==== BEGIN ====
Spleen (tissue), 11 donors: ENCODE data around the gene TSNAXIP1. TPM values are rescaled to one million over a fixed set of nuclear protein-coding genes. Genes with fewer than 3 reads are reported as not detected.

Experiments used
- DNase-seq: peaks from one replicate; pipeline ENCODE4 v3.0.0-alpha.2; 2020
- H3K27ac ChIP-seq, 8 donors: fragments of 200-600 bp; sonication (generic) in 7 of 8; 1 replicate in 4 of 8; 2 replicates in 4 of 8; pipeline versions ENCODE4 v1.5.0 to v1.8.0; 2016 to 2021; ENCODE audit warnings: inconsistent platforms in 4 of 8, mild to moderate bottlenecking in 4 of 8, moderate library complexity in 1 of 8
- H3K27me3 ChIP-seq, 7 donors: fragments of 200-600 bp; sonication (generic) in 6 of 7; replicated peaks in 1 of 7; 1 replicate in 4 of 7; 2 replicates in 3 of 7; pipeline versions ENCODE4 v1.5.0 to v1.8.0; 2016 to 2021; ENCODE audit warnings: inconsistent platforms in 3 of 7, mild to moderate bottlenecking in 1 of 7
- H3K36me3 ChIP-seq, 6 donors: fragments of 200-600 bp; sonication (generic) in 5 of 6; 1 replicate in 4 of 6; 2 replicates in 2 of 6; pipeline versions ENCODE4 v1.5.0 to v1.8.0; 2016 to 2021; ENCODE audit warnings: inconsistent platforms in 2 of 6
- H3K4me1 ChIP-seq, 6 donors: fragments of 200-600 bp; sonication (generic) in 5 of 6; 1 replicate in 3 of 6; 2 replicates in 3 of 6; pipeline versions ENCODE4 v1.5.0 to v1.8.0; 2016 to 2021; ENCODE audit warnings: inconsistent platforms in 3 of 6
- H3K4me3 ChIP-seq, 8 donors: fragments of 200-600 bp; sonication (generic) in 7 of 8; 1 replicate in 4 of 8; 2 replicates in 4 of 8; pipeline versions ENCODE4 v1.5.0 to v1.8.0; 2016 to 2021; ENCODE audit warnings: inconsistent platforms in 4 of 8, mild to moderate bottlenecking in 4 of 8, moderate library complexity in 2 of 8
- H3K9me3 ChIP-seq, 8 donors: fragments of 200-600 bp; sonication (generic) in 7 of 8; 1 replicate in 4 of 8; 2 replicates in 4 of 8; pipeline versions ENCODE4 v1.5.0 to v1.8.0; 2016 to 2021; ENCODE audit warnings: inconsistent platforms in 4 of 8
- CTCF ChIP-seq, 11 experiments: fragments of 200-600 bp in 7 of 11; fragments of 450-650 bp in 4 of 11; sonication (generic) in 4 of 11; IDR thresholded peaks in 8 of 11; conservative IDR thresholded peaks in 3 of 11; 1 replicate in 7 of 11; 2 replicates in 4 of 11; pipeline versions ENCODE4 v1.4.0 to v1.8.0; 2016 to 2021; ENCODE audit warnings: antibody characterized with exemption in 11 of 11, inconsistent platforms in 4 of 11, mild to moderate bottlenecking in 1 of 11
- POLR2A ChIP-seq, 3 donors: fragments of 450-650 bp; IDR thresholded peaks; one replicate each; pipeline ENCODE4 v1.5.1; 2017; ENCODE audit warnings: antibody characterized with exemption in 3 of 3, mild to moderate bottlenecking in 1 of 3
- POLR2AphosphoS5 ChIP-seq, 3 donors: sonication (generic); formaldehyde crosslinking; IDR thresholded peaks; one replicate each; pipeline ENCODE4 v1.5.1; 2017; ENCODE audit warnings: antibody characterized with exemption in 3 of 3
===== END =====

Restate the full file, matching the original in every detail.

Spleen (tissue), 11 donors: ENCODE data around the gene TSNAXIP1. TPM values are rescaled to one million over a fixed set of nuclear protein-coding genes. Genes with fewer than 3 reads are reported as not detected.

Experiments used
- DNase-seq: peaks from one replicate; pipeline ENCODE4 v3.0.0-alpha.2; 2020
- H3K27ac ChIP-seq, 8 donors: fragments of 200-600 bp; sonication (generic) in 7 of 8; 1 replicate in 4 of 8; 2 replicates in 4 of 8; pipeline versions ENCODE4 v1.5.0 to v1.8.0; 2016 to 2021; ENCODE audit warnings: inconsistent platforms in 4 of 8, mild to moderate bottlenecking in 4 of 8, moderate library complexity in 1 of 8
- H3K27me3 ChIP-seq, 7 donors: fragments of 200-600 bp; sonication (generic) in 6 of 7; replicated peaks in 1 of 7; 1 replicate in 4 of 7; 2 replicates in 3 of 7; pipeline versions ENCODE4 v1.5.0 to v1.8.0; 2016 to 2021; ENCODE audit warnings: inconsistent platforms in 3 of 7, mild to moderate bottlenecking in 1 of 7
- H3K36me3 ChIP-seq, 6 donors: fragments of 200-600 bp; sonication (generic) in 5 of 6; 1 replicate in 4 of 6; 2 replicates in 2 of 6; pipeline versions ENCODE4 v1.5.0 to v1.8.0; 2016 to 2021; ENCODE audit warnings: inconsistent platforms in 2 of 6
- H3K4me1 ChIP-seq, 6 donors: fragments of 200-600 bp; sonication (generic) in 5 of 6; 1 replicate in 3 of 6; 2 replicates in 3 of 6; pipeline versions ENCODE4 v1.5.0 to v1.8.0; 2016 to 2021; ENCODE audit warnings: inconsistent platforms in 3 of 6
- H3K4me3 ChIP-seq, 8 donors: fragments of 200-600 bp; sonication (generic) in 7 of 8; 1 replicate in 4 of 8; 2 replicates in 4 of 8; pipeline versions ENCODE4 v1.5.0 to v1.8.0; 2016 to 2021; ENCODE audit warnings: inconsistent platforms in 4 of 8, mild to moderate bottlenecking in 4 of 8, moderate library complexity in 2 of 8
- H3K9me3 ChIP-seq, 8 donors: fragments of 200-600 bp; sonication (generic) in 7 of 8; 1 replicate in 4 of 8; 2 replicates in 4 of 8; pipeline versions ENCODE4 v1.5.0 to v1.8.0; 2016 to 2021; ENCODE audit warnings: inconsistent platforms in 4 of 8
- CTCF ChIP-seq, 11 experiments: fragments of 200-600 bp in 7 of 11; fragments of 450-650 bp in 4 of 11; sonication (generic) in 4 of 11; IDR thresholded peaks in 8 of 11; conservative IDR thresholded peaks in 3 of 11; 1 replicate in 7 of 11; 2 replicates in 4 of 11; pipeline versions ENCODE4 v1.4.0 to v1.8.0; 2016 to 2021; ENCODE audit warnings: antibody characterized with exemption in 11 of 11, inconsistent platforms in 4 of 11, mild to moderate bottlenecking in 1 of 11
- POLR2A ChIP-seq, 3 donors: fragments of 450-650 bp; IDR thresholded peaks; one replicate each; pipeline ENCODE4 v1.5.1; 2017; ENCODE audit warnings: antibody characterized with exemption in 3 of 3, mild to moderate bottlenecking in 1 of 3
- POLR2AphosphoS5 ChIP-seq, 3 donors: sonication (generic); formaldehyde crosslinking; IDR thresholded peaks; one replicate each; pipeline ENCODE4 v1.5.1; 2017; ENCODE audit warnings: antibody characterized with exemption in 3 of 3